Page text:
2. I have public trees on Ancestry.com. I add detailed sources in the description fields below each fact. Hopefully sharing good research will help everyone. Unfortunately, the free sites, like Wikitree, are very bad, even though they state you need to add a source, most people don’t bother, or they just note is was from an old book or some family story. Worse is that others change anything you add. A really bad thing!

  7. When I started in genealogy 25 years ago, I fell into the cut and paste trap. I am still trying to extirpate all those errors from my tree, even though my last cut and paste was more than 20 years ago.

    Is Rachel (Riggs) Pennell the daughter of John and Ruth (Wheeler) Riggs, born 30 Aug 1704? If so, she is my 1st cousin 9x removed (I descend from her aunt Mary Riggs)

  8. I just abandoned an ancestry tree foraging expidition for this very reason. My tree is One. The other 19 trees are different from mine but all have the same information. Their source? Ancestry trees.

    1. I remain hopeful that over time, with guidance, that family genealogists will be more circumspect about copying.

  9. Great point about the way people copy from the other family trees without checking out their records… but sad to admit it…I was one of those folks when I was first learning how to do the research.
    I’ve tried to remove any questionable ancestors, and I try to caution people to do their own research and really LOOK at the records.
    I have this same problem with my William M. Wyrick… first found in McMinn co. TN in the 1844 marriage with Nancy Renfroe in 1844. They are found in the census in McMinn co. He died in McMinn co in December of 1859…and she and her mother died in McMinn co in 1863.
    However, I have found multiple trees where people are putting William Sherman Wyrick as THIS Wm. M. Wyrick… even though they had found the death record for their W. S. Wyrick in Rhea co. TN in 1873… and that Wm Wyrick was always found in a different county.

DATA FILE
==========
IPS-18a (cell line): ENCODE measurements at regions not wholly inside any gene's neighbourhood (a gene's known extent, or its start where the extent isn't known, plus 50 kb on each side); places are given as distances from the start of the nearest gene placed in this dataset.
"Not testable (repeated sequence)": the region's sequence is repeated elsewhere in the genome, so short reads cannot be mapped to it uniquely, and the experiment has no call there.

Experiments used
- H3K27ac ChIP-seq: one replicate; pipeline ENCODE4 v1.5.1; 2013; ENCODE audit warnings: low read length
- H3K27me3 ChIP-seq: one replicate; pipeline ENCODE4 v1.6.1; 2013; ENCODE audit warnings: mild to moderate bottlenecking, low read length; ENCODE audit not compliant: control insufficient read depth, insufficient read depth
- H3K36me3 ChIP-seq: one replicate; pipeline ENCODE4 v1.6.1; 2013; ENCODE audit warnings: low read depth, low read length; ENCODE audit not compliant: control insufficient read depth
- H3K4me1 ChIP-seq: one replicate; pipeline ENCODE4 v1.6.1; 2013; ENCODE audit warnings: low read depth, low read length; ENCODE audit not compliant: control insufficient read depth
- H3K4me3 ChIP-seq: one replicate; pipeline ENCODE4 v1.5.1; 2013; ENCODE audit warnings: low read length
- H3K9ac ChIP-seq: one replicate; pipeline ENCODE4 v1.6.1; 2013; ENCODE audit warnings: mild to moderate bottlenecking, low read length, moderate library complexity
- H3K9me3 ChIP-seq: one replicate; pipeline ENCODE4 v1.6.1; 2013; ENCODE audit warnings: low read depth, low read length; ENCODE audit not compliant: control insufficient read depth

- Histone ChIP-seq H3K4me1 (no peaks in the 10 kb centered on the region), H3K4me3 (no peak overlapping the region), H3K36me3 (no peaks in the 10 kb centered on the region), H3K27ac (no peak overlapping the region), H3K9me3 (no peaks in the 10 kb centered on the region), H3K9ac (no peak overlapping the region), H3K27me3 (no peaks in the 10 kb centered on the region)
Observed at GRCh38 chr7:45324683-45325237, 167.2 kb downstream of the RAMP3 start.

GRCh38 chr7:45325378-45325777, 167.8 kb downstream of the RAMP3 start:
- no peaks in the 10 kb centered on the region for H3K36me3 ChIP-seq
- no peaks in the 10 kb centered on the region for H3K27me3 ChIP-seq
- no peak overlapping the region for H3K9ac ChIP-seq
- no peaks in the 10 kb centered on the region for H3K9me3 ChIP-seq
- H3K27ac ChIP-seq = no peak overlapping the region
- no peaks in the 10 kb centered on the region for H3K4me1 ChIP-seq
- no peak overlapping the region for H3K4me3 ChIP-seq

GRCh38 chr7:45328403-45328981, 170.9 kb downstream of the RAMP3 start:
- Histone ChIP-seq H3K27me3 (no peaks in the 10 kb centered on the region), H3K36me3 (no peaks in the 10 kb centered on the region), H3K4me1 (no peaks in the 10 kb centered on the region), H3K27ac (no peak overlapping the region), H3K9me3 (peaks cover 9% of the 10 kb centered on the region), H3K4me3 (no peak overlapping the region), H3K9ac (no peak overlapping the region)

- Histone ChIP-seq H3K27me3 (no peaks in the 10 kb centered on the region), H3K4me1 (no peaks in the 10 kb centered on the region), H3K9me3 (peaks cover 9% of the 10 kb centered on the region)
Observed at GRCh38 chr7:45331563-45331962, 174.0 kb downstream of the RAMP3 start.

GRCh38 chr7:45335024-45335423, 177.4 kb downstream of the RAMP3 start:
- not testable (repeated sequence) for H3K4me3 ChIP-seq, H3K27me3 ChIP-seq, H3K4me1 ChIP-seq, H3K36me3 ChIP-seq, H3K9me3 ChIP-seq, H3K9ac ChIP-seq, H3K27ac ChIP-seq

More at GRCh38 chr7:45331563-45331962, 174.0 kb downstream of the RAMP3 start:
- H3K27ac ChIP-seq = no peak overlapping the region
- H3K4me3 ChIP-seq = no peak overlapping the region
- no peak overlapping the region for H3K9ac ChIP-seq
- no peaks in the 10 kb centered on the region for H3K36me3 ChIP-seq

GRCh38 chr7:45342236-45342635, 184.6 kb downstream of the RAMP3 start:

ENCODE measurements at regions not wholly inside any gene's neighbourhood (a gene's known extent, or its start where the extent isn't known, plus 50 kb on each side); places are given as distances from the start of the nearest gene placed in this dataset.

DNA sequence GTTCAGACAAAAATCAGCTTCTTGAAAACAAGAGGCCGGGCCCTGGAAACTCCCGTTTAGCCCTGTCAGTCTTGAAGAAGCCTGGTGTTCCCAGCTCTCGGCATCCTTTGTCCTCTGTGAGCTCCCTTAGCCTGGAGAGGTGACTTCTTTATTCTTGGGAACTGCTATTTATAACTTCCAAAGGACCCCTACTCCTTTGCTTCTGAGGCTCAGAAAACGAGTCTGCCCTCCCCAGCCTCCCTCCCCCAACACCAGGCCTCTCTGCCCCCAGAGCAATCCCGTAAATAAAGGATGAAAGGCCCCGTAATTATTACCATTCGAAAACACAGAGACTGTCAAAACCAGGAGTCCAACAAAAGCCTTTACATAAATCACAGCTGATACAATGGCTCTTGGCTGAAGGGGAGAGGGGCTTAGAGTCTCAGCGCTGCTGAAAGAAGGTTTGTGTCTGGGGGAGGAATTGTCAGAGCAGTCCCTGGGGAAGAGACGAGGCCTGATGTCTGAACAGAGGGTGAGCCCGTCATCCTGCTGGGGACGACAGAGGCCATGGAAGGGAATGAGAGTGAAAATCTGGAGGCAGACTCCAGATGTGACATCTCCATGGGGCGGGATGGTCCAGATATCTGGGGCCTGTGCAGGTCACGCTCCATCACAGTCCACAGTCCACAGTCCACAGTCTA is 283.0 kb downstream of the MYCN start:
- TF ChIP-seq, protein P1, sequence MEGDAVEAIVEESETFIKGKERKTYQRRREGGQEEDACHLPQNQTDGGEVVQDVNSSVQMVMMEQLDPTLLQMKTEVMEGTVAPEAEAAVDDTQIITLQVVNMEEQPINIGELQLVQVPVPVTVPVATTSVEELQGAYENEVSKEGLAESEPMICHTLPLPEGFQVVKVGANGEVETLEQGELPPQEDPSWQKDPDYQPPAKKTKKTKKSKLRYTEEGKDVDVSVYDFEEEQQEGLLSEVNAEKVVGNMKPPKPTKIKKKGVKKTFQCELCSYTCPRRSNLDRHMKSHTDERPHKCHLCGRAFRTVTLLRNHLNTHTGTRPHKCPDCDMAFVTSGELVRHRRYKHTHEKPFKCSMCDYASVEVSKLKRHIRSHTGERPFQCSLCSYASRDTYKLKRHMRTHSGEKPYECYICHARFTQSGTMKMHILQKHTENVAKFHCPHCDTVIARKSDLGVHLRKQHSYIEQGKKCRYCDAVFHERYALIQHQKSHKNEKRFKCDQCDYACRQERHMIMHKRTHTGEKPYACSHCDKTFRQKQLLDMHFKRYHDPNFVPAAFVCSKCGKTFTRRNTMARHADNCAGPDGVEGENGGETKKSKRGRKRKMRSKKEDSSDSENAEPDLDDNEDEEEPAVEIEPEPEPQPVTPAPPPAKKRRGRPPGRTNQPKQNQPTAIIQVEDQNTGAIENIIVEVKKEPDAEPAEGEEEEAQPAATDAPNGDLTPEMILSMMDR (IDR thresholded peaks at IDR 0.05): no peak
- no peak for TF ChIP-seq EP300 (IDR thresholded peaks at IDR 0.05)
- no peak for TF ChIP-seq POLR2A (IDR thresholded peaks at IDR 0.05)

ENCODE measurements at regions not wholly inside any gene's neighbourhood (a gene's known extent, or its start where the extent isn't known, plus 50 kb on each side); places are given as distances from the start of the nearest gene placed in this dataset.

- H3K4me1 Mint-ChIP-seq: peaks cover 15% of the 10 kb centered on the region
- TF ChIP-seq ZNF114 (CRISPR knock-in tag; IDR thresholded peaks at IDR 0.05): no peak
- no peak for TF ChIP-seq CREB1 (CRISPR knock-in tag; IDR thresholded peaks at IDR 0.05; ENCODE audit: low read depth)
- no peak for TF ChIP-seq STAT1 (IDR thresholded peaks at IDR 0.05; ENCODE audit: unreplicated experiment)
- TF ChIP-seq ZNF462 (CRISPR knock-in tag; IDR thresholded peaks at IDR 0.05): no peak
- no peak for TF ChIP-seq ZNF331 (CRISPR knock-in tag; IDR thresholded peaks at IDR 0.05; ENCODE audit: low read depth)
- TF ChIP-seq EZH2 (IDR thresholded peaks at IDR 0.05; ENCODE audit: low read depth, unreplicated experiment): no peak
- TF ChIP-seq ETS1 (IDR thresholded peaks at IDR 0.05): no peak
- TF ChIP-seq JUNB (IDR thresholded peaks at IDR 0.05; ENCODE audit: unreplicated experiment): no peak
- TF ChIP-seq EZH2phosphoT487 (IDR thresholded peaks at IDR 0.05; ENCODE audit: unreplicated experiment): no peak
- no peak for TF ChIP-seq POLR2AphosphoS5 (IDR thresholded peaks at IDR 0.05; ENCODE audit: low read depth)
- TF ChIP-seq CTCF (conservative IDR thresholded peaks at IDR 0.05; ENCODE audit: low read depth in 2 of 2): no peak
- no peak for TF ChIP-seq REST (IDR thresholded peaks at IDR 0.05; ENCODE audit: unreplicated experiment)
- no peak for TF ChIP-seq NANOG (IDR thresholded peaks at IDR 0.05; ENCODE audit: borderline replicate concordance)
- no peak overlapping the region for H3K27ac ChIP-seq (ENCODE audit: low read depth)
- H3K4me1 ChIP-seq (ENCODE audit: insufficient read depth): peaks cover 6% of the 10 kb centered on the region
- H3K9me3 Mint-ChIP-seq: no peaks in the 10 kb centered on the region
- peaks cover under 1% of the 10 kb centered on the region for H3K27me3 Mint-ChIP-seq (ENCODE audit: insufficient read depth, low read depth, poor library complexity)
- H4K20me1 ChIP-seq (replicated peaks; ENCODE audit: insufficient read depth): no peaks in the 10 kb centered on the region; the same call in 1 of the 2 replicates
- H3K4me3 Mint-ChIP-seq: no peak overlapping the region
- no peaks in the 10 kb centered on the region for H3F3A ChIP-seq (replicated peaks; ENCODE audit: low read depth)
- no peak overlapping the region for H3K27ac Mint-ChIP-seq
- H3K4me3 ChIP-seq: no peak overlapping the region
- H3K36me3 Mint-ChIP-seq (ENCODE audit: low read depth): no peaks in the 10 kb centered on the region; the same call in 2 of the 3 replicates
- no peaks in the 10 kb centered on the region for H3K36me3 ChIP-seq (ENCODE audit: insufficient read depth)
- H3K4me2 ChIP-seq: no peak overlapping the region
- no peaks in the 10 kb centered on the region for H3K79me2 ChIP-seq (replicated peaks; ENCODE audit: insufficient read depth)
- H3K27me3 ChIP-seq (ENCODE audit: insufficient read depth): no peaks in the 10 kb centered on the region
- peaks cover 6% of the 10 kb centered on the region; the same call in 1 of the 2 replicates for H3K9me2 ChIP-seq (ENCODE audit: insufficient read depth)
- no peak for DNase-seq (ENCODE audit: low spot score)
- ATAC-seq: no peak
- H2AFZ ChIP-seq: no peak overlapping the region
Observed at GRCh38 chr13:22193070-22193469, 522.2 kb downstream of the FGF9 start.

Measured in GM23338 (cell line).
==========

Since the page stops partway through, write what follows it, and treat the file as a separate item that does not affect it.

I’m pretty sure that they are related, as both were blacksmiths and the brother of Nancy Renfro married one of the Wm. S. Wyrick’s daughters!
    DNA shows a DIRECTION for research…NOT the be all answer. Any time I look at someone’s tree, the FIRST thing I look for are records… the SECOND thing I do is to LOOK at those records to see if they all match up with the right person, location and family members. I look at death records and land records and wills.
    It doesn’t seem to matter if I put question marks on names…people will still copy… so I have to make a private tree until I can find the evidence that proves the link.
    Thank you for articles like this that show that the researchers need to think about the history and circumstances where the family they are researching is living in…and if something doesn’t seem to make sense… you’d better keep looking.
    Happy 2020 to all!

  10. I feel your pains in these matters. I took a Wiki Scholars class earlier this year, and even though I did a huge amount of work to earn a “good article” star, it didn’t keep a massively overbearing editor from subverting the process. I wish I could help you with your edits – I assume you added appropriate citations for the changes you made. I think the more citations, the less likely you’ll be reversed. Be aware, though, that Wikipedia frowns on primary sources and “original research”. In other words, find a published author who agrees with you.

    1. Thank you for this perspective. Oh, my, as a historian and editor, I find it dismaying that Wikipedia frowns on primary sources and original research. The next step for me will be to seek out a validating colleague.